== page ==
During the State of the Union, President Obama said the nation is about to embark on an ambitious project: to examine the human brain and create a road map to the trillions of connections that make it work.
"Every dollar we invested to map the human genome returned $140 to our economy — every dollar," the president said. "Today, our scientists are mapping the human brain to unlock the answers to Alzheimer's."
Fifty years ago, the notorious Alcatraz prison shut its gate behind guard Jim Albright as he escorted the last inmate off the island on March 21, 1963.
"As we're going out, I know, when I come back from this trip, I don't have a job, I don't have a home anymore," Albright remembers. "I didn't want the island to close, I didn't want to leave. I liked it there."
The mostly forgotten explorer Paul du Chaillu introduced the world to gorillas. His methods were attacked and his work discredited during his lifetime, but he also experienced fame and redemption.
Author Monte Reel illuminates the little-known tale of the 19th century explorer in his new book Between Man and Beast: An Unlikely Explorer, the Evolution Debates, and the African Adventure That Took the Victorian World by Storm.
Cristian Mungiu became the poster boy for the Romanian New Wave when his film 4 Months, 3 Weeks and 2 Days took the top prize at the Cannes International Film Festival in 2007. Like that film, Mungiu's latest turns an unblinking camera on two troubled young women in a dysfunctional society. Beyond the Hills is now opening in theaters across the U.S.
Like its predecessor, Beyond the Hills was a prizewinner at Cannes: Its two young stars shared the best actress prize last year, and Mungiu won best screenplay.
It is hard to imagine that after three years of acrimony and debate we could still be so confused about President Obama's Affordable Care Act.
Is it actually possible Americans know less about Obamacare now than they did three years ago? Apparently that is the case, and the news comes just as the most sweeping effects of the law are about to kick in.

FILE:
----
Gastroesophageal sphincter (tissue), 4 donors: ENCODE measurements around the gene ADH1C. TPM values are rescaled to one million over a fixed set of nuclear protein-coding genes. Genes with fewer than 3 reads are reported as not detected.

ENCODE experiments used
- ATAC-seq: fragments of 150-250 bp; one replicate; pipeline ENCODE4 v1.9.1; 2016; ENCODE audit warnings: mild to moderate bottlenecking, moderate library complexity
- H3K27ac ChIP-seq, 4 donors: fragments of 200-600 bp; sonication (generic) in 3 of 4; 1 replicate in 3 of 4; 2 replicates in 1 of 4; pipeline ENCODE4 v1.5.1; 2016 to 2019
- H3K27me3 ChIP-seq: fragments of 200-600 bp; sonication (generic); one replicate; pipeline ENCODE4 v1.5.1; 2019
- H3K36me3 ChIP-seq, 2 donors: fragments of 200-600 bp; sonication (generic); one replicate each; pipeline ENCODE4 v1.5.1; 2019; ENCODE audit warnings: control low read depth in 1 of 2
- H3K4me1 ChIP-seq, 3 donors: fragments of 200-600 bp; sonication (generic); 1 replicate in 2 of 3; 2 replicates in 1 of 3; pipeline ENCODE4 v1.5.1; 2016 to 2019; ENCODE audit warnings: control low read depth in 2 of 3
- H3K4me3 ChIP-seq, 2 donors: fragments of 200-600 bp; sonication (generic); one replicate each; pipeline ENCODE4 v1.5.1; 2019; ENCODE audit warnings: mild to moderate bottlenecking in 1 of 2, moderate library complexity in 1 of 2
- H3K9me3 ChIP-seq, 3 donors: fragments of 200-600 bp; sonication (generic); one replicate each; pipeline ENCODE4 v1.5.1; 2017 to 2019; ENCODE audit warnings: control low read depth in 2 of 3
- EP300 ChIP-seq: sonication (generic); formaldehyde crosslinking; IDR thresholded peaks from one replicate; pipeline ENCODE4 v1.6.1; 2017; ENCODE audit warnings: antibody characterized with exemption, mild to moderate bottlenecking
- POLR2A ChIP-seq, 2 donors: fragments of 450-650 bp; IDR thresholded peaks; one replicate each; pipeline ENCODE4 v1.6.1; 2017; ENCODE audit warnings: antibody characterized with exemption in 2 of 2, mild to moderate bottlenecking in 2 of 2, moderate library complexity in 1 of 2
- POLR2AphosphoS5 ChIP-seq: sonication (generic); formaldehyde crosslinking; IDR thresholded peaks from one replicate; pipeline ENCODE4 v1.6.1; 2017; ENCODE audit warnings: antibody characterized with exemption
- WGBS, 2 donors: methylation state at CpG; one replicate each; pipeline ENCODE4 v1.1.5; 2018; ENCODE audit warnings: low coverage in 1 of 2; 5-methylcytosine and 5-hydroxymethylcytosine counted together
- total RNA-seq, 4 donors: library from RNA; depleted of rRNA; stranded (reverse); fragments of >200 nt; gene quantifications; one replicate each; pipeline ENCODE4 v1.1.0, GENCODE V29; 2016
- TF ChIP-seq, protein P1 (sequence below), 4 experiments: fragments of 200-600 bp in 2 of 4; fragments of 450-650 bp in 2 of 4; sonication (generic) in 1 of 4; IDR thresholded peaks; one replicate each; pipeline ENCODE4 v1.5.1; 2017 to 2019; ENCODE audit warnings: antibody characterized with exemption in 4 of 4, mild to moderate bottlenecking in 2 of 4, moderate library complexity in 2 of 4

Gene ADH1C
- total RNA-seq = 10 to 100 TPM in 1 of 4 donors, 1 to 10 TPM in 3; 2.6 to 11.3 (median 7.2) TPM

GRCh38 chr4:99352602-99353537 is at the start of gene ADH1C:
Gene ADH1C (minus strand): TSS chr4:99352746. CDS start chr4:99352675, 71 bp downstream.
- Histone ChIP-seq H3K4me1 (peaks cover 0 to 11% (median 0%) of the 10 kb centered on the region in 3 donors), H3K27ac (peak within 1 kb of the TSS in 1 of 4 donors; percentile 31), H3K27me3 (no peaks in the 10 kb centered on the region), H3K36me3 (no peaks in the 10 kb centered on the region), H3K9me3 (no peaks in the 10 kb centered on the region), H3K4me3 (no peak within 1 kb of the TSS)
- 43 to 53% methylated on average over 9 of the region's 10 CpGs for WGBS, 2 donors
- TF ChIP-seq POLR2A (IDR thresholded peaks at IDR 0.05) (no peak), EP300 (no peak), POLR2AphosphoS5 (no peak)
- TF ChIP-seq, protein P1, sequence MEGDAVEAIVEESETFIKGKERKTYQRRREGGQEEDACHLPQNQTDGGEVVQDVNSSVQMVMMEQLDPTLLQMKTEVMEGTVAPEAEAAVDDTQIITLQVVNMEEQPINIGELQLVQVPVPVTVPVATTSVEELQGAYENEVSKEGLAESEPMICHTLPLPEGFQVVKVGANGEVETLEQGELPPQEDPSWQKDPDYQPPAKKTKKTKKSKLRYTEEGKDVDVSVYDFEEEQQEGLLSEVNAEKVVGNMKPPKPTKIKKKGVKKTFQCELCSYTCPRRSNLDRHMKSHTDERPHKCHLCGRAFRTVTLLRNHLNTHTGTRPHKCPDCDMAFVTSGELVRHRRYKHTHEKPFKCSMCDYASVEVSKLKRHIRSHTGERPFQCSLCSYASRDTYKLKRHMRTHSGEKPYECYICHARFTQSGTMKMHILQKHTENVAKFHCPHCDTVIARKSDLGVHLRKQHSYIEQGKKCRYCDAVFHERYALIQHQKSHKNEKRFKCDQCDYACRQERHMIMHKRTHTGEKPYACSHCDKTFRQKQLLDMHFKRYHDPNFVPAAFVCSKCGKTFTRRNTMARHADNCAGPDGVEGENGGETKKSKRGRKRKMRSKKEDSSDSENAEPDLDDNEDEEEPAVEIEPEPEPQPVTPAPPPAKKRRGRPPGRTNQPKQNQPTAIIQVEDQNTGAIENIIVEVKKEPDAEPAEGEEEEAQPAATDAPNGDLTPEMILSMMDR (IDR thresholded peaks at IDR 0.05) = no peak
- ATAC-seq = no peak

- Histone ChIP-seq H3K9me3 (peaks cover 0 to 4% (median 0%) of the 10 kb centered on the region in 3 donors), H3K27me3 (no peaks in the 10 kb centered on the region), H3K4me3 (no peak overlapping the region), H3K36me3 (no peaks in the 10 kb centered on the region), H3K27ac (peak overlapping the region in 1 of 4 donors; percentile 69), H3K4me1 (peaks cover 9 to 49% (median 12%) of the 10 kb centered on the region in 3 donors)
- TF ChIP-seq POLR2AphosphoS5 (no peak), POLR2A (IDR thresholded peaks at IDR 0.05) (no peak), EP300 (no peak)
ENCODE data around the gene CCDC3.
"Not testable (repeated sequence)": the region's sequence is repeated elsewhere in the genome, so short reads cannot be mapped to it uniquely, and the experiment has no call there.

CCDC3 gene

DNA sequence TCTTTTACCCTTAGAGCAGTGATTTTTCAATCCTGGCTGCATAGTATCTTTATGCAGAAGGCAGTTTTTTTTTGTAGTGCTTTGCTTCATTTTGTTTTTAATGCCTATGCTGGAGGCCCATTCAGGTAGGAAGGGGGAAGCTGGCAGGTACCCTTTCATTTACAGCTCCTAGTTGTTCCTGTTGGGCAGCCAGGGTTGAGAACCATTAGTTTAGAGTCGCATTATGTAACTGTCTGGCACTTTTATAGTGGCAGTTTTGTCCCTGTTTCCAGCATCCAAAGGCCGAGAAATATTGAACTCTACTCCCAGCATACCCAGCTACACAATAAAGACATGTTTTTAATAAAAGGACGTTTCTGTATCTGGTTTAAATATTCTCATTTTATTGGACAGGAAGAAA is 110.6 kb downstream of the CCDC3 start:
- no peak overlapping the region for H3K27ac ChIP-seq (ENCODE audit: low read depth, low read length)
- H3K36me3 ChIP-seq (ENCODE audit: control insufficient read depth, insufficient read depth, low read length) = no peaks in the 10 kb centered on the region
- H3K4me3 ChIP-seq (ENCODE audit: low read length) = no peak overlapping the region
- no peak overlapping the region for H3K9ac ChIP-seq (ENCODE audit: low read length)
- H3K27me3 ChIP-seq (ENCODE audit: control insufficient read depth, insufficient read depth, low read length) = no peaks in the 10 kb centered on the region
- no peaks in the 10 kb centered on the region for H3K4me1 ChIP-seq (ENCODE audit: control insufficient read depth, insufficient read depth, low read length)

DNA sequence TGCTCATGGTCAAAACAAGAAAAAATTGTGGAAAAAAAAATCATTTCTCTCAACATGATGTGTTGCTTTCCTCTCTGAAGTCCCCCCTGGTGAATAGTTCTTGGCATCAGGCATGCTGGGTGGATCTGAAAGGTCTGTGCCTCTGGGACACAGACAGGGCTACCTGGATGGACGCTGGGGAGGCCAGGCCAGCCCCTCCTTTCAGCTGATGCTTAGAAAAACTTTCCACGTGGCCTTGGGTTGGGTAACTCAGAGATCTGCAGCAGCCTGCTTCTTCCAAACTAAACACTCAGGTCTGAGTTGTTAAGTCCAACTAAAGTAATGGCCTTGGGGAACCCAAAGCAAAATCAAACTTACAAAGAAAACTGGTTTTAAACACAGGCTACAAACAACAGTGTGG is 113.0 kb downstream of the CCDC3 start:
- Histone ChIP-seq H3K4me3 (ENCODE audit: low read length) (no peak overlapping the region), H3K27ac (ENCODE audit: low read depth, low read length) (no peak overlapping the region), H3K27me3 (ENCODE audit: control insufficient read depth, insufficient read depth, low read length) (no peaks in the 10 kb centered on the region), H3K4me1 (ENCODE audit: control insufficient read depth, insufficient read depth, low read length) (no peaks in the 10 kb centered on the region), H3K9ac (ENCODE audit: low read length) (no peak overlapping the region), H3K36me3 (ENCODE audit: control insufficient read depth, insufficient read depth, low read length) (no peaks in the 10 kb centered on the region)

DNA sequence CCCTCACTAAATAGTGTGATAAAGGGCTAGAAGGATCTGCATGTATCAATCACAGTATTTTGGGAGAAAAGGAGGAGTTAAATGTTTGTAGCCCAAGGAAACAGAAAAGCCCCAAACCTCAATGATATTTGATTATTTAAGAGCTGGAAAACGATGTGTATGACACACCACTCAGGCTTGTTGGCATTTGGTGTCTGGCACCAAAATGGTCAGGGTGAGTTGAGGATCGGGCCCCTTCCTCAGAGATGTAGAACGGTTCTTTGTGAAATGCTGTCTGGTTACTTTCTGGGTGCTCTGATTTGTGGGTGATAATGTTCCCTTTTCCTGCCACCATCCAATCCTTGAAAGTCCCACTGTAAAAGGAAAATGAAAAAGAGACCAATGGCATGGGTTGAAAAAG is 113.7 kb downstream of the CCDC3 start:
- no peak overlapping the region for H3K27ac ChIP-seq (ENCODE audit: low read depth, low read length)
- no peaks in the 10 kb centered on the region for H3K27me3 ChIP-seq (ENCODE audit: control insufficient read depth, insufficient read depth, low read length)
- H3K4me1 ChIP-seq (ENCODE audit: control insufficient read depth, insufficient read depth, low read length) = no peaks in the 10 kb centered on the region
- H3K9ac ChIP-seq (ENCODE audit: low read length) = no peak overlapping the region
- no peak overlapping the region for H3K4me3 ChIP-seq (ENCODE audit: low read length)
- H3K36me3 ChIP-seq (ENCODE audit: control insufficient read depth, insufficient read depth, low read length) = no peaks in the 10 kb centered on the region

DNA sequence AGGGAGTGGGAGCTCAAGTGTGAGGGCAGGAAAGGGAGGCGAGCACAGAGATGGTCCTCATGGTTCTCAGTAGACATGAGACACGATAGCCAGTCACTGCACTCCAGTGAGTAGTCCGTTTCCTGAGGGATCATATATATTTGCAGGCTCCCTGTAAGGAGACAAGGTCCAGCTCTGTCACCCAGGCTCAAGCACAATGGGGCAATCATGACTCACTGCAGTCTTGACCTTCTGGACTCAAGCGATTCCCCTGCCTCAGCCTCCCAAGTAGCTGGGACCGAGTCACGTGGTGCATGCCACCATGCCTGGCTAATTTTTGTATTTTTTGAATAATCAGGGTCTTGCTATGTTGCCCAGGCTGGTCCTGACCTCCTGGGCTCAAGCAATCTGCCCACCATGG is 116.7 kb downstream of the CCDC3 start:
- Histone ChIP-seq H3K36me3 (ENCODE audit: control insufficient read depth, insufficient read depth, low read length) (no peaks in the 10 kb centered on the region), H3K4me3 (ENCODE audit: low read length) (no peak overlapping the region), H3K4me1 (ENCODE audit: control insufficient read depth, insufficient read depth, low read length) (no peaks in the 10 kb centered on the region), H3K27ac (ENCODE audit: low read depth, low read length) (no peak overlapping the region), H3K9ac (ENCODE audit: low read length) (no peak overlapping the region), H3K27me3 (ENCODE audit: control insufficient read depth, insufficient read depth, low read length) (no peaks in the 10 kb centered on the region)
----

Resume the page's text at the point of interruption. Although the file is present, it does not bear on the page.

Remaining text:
Same-sex couples in the military will be watching closely now that the U.S. Supreme Court is considering the constitutionality of the Defense of Marriage Act. Anxiously awaiting a decision are Army lieutenant colonel Heather Mack and her wife, Ashley Broadway, who've been together for 15 years and have two children. They say repealing DOMA would help many enlisted same-sex military couples, who don't receive funds to move non-military spouses from one base to the next.
If you're just joining us, you're listening to WEEKENDS on ALL THINGS CONSIDERED from NPR News. I'm Laura Sullivan.
Quick trivia question: Name a global superpower technology company, that is the world's biggest seller of smartphones headed by a charismatic CEO surrounded by a cult of personality. I'm guessing most of you just said Apple, right? You would be wrong. The answer is Samsung.
Music producer Phil Ramone, who worked on albums by Bob Dylan, Paul Simon, Stan Getz and Joao Gilberto, has died at the age of 72. Weekends on All Things Considered guest host Laura Sullivan looks back at some of the huge records that benefitted from his magic touch.
The year is 1915. A beautiful young woman bicycling through sun-dappled woods passes under an effigy of a German soldier and seems entirely unfazed. World War I is raging elsewhere in Europe, but here on the French Riviera life is serene.
The cyclist, Andree, is on her way to pose for an elderly Impressionist painter, Pierre-Auguste Renoir (Michel Bouquet), whom she somewhat startles by claiming to be an artist herself.
A New York landmark of sorts is in danger of being wiped off the map. The building now known as Broken Angel was an ordinary 19th-century brick structure until self-taught artist and sculptor Arthur Wood started building on top of it in the late 1970s. Now Wood faces eviction from his own masterpiece — a towering structure that looks like a cathedral built out of salvaged junk.